[Article copied & modified from various sources]The constant evolution of Google Apps means there's never a shortage of updates to its suite of productivity tools. The last month was no exception, either: Among its many tweaks and new components are five updates that stand out from the rest.
From pivot tables that help you decipher your data to an easier way to manage your calendar, check out these five features you may have missed that keep you organized and productive.
Gmail's new People Widget does a few things to help keep you organized. First, it aggregates contextual information about your contacts that is already available to you, but might be hard to find.
For example, the new widget--which is rolling out to everyone over the next few weeks--displays a contact most recent emails to you, their calendar and availability and recent shared documents.
The People Widget also provides quick ways to contact the person, displaying buttons under the contact's information to chat, email or talk with them, as well as buttons to start a group chat session and schedule meetings.
To create a pivot table, open a Google Spreadsheet that contains your data. Select all the data, then choose Data from the toolbar. Scroll to "Pivot table report" and select the rows and columns to analyze, as well as the values. Your pivot table will appear, and can be reorganized by moving sections within the Report Editor up or down.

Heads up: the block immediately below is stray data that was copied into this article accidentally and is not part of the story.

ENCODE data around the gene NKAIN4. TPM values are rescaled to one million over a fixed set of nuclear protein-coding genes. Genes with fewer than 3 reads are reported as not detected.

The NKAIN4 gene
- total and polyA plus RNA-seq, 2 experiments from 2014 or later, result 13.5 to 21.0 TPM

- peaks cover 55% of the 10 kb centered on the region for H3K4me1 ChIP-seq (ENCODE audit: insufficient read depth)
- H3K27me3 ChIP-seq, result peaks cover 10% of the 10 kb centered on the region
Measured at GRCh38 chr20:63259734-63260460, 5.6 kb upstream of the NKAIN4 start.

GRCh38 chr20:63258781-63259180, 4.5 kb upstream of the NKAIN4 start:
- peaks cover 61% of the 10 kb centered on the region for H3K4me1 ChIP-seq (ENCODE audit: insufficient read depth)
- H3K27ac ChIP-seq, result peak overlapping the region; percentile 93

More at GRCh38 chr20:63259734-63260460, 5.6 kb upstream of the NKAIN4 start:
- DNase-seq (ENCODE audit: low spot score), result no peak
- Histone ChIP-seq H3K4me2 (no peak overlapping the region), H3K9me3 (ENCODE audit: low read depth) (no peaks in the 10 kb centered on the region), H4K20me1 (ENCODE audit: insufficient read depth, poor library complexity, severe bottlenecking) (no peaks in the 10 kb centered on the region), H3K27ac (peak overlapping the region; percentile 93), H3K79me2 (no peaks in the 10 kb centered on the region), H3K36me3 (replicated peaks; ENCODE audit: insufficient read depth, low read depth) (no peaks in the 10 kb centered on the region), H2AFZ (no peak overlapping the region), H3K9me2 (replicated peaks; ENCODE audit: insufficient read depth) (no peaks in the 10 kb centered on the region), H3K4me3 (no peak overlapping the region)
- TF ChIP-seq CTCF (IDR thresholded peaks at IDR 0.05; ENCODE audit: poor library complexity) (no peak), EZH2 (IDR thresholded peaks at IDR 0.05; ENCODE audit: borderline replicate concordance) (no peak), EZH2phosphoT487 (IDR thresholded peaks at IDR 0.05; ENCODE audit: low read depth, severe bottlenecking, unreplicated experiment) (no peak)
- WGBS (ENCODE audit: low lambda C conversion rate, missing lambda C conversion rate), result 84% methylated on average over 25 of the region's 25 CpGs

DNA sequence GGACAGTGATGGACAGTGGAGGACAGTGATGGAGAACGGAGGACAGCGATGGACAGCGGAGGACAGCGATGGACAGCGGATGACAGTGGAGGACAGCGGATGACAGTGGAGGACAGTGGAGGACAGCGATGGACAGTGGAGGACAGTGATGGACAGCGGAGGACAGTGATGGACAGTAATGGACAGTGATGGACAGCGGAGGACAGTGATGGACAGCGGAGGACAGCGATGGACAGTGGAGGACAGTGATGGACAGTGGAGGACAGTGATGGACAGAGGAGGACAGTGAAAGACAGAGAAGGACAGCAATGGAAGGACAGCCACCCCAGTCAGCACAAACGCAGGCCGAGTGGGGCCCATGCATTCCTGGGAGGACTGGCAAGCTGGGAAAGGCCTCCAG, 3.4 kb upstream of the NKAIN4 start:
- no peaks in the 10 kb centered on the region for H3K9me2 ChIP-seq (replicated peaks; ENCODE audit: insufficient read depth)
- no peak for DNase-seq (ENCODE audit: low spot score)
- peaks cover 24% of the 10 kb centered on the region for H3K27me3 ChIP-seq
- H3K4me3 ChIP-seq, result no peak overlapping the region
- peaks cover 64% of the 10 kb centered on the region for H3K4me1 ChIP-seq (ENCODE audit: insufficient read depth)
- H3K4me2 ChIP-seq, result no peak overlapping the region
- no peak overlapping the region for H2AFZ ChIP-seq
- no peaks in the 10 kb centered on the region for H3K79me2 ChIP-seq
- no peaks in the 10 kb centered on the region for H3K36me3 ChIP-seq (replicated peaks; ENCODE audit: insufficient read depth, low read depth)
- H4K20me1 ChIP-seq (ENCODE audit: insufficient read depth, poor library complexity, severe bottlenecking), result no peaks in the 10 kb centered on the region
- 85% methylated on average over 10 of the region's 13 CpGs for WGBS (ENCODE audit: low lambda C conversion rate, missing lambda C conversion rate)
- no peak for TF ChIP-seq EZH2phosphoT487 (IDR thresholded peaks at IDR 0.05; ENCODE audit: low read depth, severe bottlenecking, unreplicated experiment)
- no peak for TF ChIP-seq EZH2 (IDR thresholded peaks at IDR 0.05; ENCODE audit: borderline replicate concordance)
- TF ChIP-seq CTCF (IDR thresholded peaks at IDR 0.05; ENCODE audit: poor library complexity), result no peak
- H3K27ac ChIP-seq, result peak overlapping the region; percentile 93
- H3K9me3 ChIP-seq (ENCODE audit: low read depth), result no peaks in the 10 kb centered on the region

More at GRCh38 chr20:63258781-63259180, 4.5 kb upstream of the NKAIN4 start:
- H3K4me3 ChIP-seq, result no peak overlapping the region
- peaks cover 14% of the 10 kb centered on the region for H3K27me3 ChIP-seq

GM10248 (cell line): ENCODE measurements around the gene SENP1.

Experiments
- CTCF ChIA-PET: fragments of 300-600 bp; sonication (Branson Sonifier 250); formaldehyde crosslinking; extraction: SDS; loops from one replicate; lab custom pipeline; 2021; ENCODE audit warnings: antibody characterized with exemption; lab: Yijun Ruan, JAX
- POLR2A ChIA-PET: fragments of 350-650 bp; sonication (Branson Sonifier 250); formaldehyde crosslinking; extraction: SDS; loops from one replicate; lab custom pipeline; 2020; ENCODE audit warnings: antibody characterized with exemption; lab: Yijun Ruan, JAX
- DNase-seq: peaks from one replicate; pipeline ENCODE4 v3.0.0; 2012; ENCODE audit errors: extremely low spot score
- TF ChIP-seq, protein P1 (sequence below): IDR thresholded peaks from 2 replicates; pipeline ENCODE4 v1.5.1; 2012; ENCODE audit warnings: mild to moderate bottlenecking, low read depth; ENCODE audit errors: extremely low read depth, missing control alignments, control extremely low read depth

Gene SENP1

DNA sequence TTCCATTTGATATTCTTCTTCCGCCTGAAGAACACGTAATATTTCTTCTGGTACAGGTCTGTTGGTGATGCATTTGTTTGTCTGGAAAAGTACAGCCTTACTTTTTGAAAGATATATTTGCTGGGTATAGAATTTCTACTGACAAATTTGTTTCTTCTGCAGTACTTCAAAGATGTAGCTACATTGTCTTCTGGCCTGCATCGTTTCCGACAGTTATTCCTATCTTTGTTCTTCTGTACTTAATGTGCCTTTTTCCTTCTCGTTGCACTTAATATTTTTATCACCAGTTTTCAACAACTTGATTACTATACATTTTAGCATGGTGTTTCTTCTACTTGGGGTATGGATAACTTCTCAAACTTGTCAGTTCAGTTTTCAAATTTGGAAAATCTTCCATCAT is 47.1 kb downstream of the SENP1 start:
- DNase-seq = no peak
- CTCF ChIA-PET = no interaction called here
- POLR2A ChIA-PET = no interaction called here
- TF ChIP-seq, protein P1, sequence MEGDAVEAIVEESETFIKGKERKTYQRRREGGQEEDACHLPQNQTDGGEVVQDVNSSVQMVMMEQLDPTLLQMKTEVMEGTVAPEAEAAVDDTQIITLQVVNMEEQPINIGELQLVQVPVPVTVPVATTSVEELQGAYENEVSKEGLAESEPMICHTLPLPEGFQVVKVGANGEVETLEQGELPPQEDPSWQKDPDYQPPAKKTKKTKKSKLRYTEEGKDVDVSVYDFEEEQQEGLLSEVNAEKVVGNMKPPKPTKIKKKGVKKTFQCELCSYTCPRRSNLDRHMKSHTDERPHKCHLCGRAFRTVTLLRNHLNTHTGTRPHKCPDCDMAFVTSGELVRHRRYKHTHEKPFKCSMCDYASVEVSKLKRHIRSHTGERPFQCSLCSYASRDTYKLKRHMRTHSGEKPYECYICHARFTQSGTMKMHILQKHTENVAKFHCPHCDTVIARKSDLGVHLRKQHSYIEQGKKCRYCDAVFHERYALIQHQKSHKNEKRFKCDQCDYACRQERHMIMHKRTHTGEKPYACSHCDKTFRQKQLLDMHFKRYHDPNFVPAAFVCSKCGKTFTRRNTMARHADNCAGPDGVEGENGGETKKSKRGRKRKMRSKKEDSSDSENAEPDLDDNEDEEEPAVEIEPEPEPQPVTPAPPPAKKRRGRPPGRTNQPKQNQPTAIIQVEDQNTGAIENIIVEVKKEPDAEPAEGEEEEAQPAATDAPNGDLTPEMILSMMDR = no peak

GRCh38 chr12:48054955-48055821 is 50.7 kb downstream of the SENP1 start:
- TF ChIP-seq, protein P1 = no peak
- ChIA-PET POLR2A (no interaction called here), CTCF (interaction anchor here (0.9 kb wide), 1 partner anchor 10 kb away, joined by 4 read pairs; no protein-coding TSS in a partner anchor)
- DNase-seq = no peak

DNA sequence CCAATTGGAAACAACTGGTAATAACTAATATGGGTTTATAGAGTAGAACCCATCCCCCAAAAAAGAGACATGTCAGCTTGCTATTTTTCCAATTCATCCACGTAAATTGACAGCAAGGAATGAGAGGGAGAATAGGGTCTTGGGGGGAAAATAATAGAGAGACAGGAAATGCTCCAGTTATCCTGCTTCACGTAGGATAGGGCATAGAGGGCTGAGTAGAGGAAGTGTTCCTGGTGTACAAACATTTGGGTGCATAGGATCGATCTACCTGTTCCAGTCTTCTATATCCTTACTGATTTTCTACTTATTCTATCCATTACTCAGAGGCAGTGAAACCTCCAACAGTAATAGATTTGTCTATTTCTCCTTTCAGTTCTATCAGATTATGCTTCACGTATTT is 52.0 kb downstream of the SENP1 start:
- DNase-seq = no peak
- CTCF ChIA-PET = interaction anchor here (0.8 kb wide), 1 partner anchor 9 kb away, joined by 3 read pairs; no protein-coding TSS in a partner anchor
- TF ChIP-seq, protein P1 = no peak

Appointment Slots lets you set and share with others times during the day when you are available. To start, create blocks of time you'd like to offer as appointment slots. Click anywhere on your calendar, then on "Appointment slots." From there, create a single block of time or automatically split a larger block into smaller appointment slots.
Every Google Calendar has its own personal appointments sign-up page, which you can either embed on your website or direct friends and clients to via a URL. You can find this URL at the top of the set-up page, which you can access via the "Edit details" link.
It may be very useful when someone organise a trip to corporate and want to meet several people to optimize its agenda, or when organizing performance evaluation meetings.
Right now, this feature is only available if you're using the latest version of Google Chrome, but Google says it hopes to enable it on other browsers soon. So, if you need to send along a screenshot to colleagues, for example, copy the image on your screen and paste it right into the body of your email.
I know many who miss this feature they could use either in Lotus Notes or Outlook. Combined with a screen capture tool, it's now really easy to copy/paste screenshots of an excel spreadsheet into emails.